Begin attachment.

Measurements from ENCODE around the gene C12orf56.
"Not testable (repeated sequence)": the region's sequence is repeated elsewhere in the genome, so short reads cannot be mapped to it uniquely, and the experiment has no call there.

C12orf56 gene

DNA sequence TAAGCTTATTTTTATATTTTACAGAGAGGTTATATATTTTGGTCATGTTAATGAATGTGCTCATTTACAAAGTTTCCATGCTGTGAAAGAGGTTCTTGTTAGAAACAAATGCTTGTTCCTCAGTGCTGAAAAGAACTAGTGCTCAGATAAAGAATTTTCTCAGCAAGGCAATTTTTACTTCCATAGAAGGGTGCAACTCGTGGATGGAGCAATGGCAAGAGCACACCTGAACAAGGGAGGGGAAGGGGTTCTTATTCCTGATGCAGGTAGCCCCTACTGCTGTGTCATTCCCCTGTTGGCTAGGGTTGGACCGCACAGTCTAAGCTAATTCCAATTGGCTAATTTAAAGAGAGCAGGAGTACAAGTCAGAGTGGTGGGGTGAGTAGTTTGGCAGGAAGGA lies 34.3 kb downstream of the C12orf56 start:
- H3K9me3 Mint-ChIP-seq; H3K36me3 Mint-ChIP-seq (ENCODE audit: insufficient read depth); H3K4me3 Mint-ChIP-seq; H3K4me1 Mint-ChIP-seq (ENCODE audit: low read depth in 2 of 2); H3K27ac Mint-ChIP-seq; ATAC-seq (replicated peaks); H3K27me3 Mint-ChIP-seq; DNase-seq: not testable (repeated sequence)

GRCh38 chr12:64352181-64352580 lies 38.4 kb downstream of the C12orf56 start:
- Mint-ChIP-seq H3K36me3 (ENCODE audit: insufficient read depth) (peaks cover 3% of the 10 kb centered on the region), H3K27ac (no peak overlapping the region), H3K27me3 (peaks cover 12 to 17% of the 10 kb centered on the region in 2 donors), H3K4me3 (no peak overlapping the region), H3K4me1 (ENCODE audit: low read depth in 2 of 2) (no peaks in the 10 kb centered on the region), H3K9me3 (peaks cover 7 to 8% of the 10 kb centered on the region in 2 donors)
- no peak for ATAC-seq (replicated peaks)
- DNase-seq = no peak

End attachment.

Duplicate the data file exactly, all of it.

Measurements from ENCODE around the gene C12orf56.
"Not testable (repeated sequence)": the region's sequence is repeated elsewhere in the genome, so short reads cannot be mapped to it uniquely, and the experiment has no call there.

C12orf56 gene

DNA sequence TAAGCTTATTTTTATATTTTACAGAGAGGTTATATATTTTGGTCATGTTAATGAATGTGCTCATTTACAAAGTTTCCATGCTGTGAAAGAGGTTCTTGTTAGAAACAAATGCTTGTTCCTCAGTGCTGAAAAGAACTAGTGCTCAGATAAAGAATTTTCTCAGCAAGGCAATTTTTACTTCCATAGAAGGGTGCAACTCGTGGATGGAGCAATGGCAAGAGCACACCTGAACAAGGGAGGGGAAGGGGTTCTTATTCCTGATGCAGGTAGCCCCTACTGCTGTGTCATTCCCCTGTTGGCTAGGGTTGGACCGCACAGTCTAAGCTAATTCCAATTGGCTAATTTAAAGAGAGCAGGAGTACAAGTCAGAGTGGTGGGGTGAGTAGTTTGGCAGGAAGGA lies 34.3 kb downstream of the C12orf56 start:
- H3K9me3 Mint-ChIP-seq; H3K36me3 Mint-ChIP-seq (ENCODE audit: insufficient read depth); H3K4me3 Mint-ChIP-seq; H3K4me1 Mint-ChIP-seq (ENCODE audit: low read depth in 2 of 2); H3K27ac Mint-ChIP-seq; ATAC-seq (replicated peaks); H3K27me3 Mint-ChIP-seq; DNase-seq: not testable (repeated sequence)

GRCh38 chr12:64352181-64352580 lies 38.4 kb downstream of the C12orf56 start:
- Mint-ChIP-seq H3K36me3 (ENCODE audit: insufficient read depth) (peaks cover 3% of the 10 kb centered on the region), H3K27ac (no peak overlapping the region), H3K27me3 (peaks cover 12 to 17% of the 10 kb centered on the region in 2 donors), H3K4me3 (no peak overlapping the region), H3K4me1 (ENCODE audit: low read depth in 2 of 2) (no peaks in the 10 kb centered on the region), H3K9me3 (peaks cover 7 to 8% of the 10 kb centered on the region in 2 donors)
- no peak for ATAC-seq (replicated peaks)
- DNase-seq = no peak